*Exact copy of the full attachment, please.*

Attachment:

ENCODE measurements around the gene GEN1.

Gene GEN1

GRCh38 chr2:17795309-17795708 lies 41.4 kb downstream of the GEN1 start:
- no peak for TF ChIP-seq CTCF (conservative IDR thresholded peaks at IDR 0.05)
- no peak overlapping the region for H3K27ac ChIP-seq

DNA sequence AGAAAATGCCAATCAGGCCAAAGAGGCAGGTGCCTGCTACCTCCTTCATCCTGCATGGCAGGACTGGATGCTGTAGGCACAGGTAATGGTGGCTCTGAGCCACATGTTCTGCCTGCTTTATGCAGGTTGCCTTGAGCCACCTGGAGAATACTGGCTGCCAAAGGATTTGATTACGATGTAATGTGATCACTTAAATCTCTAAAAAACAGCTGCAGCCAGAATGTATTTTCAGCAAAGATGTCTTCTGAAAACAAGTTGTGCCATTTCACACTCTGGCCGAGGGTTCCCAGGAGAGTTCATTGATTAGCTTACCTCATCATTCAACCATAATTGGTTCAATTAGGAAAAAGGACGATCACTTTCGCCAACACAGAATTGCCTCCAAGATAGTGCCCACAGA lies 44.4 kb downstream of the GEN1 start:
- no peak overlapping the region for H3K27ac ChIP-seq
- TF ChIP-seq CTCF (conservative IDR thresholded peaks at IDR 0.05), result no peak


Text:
ENCODE measurements around the gene GEN1.

Gene GEN1

GRCh38 chr2:17795309-17795708 lies 41.4 kb downstream of the GEN1 start:
- no peak for TF ChIP-seq CTCF (conservative IDR thresholded peaks at IDR 0.05)
- no peak overlapping the region for H3K27ac ChIP-seq

DNA sequence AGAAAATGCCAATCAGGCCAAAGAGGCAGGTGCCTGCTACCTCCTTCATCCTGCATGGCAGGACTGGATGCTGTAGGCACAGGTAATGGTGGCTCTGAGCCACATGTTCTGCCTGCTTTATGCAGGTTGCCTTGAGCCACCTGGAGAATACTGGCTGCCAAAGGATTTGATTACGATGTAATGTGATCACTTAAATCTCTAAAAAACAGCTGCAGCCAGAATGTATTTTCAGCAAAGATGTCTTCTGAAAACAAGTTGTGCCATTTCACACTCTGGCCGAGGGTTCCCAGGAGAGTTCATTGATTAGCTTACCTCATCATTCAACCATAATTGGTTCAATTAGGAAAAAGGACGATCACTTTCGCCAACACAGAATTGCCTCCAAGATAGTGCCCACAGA lies 44.4 kb downstream of the GEN1 start:
- no peak overlapping the region for H3K27ac ChIP-seq
- TF ChIP-seq CTCF (conservative IDR thresholded peaks at IDR 0.05), result no peak